for two saxophones (2021)

The color of sound is one of the focal points of every musician’s experience. Every sound potentially has an “ideal” color, and the search for that ideal can be a lifetime’s work. As he advances in this search, the interpreter enters a path that distinguishes him from other interpreters; so much so that interpretation can become – in the first instance – the arduous process of selecting and refining the desired color for each of the notes of a score.

In JÝI (“rainbow” in the Guaraní language) I seek to delve into this phenomenon, choosing the saxophone due to its spectral potential (i.e. the richness of harmonics determined by its conical shape) and due to the great variety of fingerings allowed by its complex mechanism.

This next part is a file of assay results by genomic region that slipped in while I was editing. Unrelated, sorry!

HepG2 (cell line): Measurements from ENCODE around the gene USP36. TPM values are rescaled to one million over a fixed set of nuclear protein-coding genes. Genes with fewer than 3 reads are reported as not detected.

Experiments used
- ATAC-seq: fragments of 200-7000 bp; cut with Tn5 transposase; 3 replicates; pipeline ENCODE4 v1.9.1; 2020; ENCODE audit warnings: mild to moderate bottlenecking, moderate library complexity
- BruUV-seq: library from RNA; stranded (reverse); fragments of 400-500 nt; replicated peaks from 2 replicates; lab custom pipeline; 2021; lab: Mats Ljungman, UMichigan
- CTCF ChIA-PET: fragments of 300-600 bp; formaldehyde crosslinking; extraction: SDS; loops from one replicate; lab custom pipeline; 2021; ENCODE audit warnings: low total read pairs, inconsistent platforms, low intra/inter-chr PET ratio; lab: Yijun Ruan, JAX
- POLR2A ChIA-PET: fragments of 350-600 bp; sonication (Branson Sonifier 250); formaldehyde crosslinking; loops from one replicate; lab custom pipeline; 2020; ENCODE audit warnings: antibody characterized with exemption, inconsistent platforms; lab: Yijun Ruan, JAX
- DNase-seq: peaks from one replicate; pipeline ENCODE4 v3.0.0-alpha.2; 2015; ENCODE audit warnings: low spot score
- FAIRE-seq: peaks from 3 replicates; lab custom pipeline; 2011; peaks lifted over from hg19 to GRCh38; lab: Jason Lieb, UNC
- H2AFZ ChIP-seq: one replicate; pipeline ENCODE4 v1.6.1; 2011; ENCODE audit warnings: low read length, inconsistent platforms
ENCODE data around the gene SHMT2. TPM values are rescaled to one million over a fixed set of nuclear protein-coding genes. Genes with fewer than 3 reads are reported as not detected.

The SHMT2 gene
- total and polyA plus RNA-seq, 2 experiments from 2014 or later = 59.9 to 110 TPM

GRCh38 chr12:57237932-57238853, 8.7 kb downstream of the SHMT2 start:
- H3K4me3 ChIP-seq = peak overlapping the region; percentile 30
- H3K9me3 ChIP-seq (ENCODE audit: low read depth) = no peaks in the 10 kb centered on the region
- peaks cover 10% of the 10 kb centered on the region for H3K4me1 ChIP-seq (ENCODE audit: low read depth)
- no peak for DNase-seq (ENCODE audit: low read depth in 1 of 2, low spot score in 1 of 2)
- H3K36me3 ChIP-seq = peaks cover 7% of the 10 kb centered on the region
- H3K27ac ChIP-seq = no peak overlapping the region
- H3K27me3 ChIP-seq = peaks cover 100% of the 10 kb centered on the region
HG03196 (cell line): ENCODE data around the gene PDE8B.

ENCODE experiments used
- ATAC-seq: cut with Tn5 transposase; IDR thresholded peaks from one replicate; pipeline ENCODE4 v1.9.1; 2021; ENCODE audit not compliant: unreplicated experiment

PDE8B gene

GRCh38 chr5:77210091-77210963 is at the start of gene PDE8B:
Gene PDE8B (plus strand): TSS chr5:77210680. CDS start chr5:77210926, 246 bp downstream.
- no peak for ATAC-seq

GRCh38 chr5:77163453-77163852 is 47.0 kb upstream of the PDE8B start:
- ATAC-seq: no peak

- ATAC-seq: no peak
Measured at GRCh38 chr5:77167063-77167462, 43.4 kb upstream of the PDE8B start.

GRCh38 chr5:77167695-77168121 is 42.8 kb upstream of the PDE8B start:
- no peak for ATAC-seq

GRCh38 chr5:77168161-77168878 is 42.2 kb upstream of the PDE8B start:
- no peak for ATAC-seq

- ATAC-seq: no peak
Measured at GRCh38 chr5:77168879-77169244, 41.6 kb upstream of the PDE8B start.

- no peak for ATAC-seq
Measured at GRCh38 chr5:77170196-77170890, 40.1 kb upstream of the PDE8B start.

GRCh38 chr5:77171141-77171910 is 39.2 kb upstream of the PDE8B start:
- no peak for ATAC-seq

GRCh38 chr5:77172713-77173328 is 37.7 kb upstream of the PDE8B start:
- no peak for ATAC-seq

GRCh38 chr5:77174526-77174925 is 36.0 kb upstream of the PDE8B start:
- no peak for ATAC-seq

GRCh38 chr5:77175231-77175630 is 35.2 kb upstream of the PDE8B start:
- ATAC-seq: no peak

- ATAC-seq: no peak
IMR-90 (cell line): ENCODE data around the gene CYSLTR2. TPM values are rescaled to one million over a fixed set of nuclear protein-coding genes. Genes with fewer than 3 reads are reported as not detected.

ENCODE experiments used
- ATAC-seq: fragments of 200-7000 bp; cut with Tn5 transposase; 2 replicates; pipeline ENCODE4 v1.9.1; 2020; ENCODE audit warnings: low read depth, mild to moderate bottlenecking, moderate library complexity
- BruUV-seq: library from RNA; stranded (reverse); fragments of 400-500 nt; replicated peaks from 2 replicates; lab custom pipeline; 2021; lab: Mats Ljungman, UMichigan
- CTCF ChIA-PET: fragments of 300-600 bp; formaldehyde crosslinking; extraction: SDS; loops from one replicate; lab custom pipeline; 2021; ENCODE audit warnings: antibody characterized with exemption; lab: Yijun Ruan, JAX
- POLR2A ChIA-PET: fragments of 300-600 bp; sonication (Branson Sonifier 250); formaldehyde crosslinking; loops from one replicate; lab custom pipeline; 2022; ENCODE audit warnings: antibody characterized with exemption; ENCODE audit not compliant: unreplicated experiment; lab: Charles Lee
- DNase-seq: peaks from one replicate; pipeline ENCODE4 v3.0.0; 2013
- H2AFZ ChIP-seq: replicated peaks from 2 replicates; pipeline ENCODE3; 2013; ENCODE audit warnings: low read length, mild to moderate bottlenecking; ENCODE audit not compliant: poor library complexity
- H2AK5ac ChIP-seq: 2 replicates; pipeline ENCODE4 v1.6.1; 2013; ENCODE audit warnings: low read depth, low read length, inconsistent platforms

Each “alternative” fingering produces the same note with a different “color,” but a superficial study of such sounds makes possible only a random and banal use. However, by radically deepening the study of alternative fingerings (carefully analyzing and classifying them), a whole world of musical possibilities unfolds. Colors are used in the score to graphically represent the spectral content of each fingering, and in this way it becomes possible to structure a sound dimension in which each timbre has a specific function.

If composing is not only “putting things together” but, above all, “putting them in relation to each other” (v. Lachenmann), then dealing strictly with the color of sounds is a possible path for composition. Oscillating between different balances of contrast and mimesis, the two saxophones envelop us in their auras, reminding us of the ineffable nature of color: a web whose indefinable threads do not capture definitions, but only relations.